Albuquerque, New Mexico
Leading Industries: Aerospace, Solar Energy
At any time there are more than 70,000 college students in and around Albuquerque, critical for a city whose economic well-being leans on aerospace, solar energy and technology—especially semiconductor development. Albuquerque ranks high among American cities for university graduates—32 percent of residents 25 years or older have a B.A. or higher—and New Mexico has one of the largest concentrations of Ph.D.s per capita in the country.
Leading Industries: Education, Technology
This town may be small but its residents bring with them some big numbers. Consider that nearly 56 percent of Erie citizens have college degrees, roughly twice the national average, providing a lot of value to big local employers like the University of Colorado, IBM and Oracle, and it works out okay for residents whose median household income is a robust $107,246. Not surprisingly, Erie is projected to nearly double in size by 2025.
Kansas City, Missouri
Leading Industries: Automotive, Pharma
The city is projected to see significant job growth through 2017 when the job total is expected to hit 1.1 million, half of which will be high-wage. K.C.’s well-educated residents—about a third have college degrees—are renowned for their productivity, so it’s not surprising that the likes of Ford and GM have manufacturing plants there, while Sanofi-Aventis’ drug manufacturing plant is one of the largest in the U.S.
Leading Industries:Agriculture, Health Science
Lubbock’s diverse menu of employers range from cotton—it is the largest contiguous cotton-growing region in the world and has been a leader in developing export trade—to health science with a lot in between. Fortunately, Texas Tech University, located in the city, is the only campus in the nation with a comprehensive university, a health sciences center, an agricultural college and a law school in one location.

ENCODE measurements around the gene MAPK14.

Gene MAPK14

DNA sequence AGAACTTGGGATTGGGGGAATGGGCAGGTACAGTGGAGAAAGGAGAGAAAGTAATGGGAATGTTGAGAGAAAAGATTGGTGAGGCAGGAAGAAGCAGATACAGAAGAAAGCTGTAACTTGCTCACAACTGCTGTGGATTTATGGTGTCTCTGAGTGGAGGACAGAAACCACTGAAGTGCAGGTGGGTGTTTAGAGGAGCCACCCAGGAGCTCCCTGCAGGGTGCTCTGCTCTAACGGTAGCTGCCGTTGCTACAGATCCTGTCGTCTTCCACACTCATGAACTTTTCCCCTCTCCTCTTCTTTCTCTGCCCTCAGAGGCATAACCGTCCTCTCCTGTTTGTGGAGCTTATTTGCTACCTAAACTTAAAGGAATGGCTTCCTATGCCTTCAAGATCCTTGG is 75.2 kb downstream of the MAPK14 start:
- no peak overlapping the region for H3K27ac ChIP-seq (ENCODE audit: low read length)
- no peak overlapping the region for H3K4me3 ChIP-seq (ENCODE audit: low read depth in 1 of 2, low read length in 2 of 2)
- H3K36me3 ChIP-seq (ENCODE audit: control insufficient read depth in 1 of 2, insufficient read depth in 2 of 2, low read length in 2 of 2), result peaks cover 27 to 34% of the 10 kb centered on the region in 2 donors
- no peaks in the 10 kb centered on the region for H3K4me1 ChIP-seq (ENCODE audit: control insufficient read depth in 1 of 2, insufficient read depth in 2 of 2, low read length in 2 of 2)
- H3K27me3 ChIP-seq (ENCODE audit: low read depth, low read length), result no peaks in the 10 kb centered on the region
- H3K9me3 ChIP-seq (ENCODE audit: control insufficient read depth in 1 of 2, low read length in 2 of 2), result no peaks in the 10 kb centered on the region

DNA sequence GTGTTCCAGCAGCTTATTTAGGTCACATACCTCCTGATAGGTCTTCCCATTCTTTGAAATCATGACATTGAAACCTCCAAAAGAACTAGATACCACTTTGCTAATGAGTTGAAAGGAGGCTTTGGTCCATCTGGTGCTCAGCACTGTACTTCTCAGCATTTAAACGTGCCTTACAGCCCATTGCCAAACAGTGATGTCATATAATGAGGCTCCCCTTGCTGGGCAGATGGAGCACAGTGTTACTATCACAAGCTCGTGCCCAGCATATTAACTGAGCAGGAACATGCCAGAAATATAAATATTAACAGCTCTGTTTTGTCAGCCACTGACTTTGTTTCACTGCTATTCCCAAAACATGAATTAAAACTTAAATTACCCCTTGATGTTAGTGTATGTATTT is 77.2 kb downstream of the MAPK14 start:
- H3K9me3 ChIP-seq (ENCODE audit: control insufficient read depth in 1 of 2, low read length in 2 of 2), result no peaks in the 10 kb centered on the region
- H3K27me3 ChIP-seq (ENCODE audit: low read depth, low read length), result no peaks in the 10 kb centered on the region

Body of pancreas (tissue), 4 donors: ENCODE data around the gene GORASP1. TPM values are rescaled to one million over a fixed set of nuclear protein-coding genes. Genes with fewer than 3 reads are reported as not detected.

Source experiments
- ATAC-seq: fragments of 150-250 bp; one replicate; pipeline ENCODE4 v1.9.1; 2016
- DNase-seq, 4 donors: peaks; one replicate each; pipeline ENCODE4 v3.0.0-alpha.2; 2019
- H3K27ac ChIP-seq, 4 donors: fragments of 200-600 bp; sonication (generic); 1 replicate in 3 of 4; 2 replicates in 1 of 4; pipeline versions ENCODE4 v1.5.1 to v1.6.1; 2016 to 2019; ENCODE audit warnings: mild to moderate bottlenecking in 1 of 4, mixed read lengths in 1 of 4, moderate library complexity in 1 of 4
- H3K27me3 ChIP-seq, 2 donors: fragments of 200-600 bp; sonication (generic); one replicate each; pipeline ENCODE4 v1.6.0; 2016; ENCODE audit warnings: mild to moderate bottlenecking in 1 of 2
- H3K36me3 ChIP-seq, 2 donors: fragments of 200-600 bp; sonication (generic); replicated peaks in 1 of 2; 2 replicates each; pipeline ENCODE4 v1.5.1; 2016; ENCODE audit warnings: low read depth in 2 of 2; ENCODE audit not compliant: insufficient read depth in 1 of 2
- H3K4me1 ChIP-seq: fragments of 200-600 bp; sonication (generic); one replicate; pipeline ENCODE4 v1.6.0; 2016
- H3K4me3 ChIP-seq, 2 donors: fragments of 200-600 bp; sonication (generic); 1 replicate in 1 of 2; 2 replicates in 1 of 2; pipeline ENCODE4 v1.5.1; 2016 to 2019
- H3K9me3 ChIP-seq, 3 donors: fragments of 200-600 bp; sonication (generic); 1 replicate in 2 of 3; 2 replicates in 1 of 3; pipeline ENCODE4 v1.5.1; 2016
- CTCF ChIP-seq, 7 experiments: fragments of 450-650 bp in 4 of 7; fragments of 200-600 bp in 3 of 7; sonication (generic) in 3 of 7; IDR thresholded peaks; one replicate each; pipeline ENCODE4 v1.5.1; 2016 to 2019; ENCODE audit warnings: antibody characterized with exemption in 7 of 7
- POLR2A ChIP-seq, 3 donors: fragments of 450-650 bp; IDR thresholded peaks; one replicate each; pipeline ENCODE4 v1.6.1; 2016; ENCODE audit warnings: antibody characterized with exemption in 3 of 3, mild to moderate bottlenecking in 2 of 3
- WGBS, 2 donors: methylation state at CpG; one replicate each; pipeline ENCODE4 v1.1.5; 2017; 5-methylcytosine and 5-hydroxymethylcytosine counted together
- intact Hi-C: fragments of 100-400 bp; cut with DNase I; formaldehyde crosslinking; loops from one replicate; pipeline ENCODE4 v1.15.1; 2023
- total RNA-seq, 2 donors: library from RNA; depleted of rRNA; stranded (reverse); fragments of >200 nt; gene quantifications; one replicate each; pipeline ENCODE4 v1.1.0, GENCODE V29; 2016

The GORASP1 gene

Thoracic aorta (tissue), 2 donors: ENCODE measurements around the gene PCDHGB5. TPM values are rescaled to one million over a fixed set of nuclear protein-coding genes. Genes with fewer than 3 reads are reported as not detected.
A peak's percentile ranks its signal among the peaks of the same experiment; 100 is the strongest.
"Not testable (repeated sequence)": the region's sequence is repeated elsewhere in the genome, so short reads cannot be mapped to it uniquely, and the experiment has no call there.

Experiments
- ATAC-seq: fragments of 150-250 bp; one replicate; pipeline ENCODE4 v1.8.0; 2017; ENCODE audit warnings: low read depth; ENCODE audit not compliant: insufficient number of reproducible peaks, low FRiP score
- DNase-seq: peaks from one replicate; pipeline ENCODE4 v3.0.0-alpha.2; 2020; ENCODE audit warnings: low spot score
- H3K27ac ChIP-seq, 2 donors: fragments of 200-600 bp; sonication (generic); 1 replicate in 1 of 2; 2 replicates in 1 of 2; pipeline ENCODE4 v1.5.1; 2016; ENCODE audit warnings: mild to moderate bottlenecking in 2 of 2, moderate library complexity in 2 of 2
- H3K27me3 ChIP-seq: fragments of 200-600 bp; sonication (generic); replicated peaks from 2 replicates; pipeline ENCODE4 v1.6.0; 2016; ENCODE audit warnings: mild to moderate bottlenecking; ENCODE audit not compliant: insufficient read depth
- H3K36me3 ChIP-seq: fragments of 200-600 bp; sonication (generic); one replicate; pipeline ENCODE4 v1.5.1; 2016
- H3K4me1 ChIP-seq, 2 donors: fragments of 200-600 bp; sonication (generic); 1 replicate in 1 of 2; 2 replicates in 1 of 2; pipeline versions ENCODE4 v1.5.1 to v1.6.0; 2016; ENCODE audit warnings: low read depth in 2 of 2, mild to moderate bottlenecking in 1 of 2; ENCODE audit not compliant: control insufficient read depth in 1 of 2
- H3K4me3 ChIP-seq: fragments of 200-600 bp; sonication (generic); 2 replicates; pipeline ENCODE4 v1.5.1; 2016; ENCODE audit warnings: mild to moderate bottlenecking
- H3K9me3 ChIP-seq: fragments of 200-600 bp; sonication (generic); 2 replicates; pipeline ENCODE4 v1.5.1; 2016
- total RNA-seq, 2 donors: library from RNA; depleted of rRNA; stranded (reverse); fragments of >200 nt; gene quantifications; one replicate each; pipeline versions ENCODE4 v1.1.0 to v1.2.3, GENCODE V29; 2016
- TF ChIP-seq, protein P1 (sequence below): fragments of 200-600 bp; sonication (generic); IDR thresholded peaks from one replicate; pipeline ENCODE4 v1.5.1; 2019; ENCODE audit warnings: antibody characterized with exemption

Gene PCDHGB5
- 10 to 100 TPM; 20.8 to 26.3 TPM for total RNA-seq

Leading Industries: Manufacturing, Shipbuilding
Mobile’s workforce may be smart but they are also very good with their hands. Consider that the city’s once-vibrant shipbuilding industry has been making a comeback over the past 15 years; Austal USA’s expansion of operations, fueled by defense contracts, will mean almost 5,000 jobs. And Mobile’s skilled workers were a big reason Airbus chose Mobile Aeroplex at Brookley to be the site of its first U.S. airplane assembly plant.
Leading Industries: Tourism, Biotechnology
The workforce is not only smart, but young. Two-thirds of Orlando residents are under the age of 44 and about a third of them have a college degree. Not only do employers have access to well-rounded workers but state-sponsored workforce training grant programs help to keep the skills and talents of those employees up to date and profitable. Year-round sunshine and tons to do outdoors make it easier for companies to retain those employees.
Port Arthur, Texas
Leading Industries: Oil Refining, Construction
This oil refining hub is experiencing a boom in no small part due to a $10-billion addition Motiva Enterprises is making to its facility there. That addition and other local projects will likely get a portion of its skilled workforce through government agencies such as the Texas Workforce Commission, which offers services for recruitment, training and retention. Workforce Solutions of Southeast Texas’ Port Arthur connects employers directly with the city’s qualified labor pool.
San Francisco, California
Leading Industries: Financial Services, Technology
Ranked as having one of the smartest, well-educated citizenry in the U.S., nearly 36 percent of folks living in San Francisco, age 35 and younger, have at least a four-year university degree. A lot of them are working for tech giants and startups that are steadily becoming the economic identity of the city. Consider that technology jobs, which accounted for one percent of San Francisco’s economy in 1990, now account for just less than 10 percent.
Warwick, Rhode Island
Leading Industries: Machinery, Textiles
Founded in 1642, Warwick’s workforce has seen its share of economic transition. A New England manufacturing powerhouse—known for textiles, metal fabrication and electronics—the city is now moving increasingly in the direction of finance and high-tech. To help its employers and their employees with the transition, local and state programs provide matching retraining grants for up to $30,000 per employee and assistance in receiving matching grants for up to $10,000 for upgrading employee skills.
Leading Industries: Aircraft Manufacture, Healthcare
Renowned for its airplane manufacturing sector—the post 9-11 slowdown nearly wrecked its economy—Wichita being home to the highest concentration of engineers in the U.S. probably isn’t a surprise. But the fact is the city is home to more than 700 manufacturing firms dependent on a highly skilled workforce. Wichita ranked first in Brookings Institute’s list of top manufacturing areas in terms of workers skilled in science, technology, engineering and math.
Top cities for global trade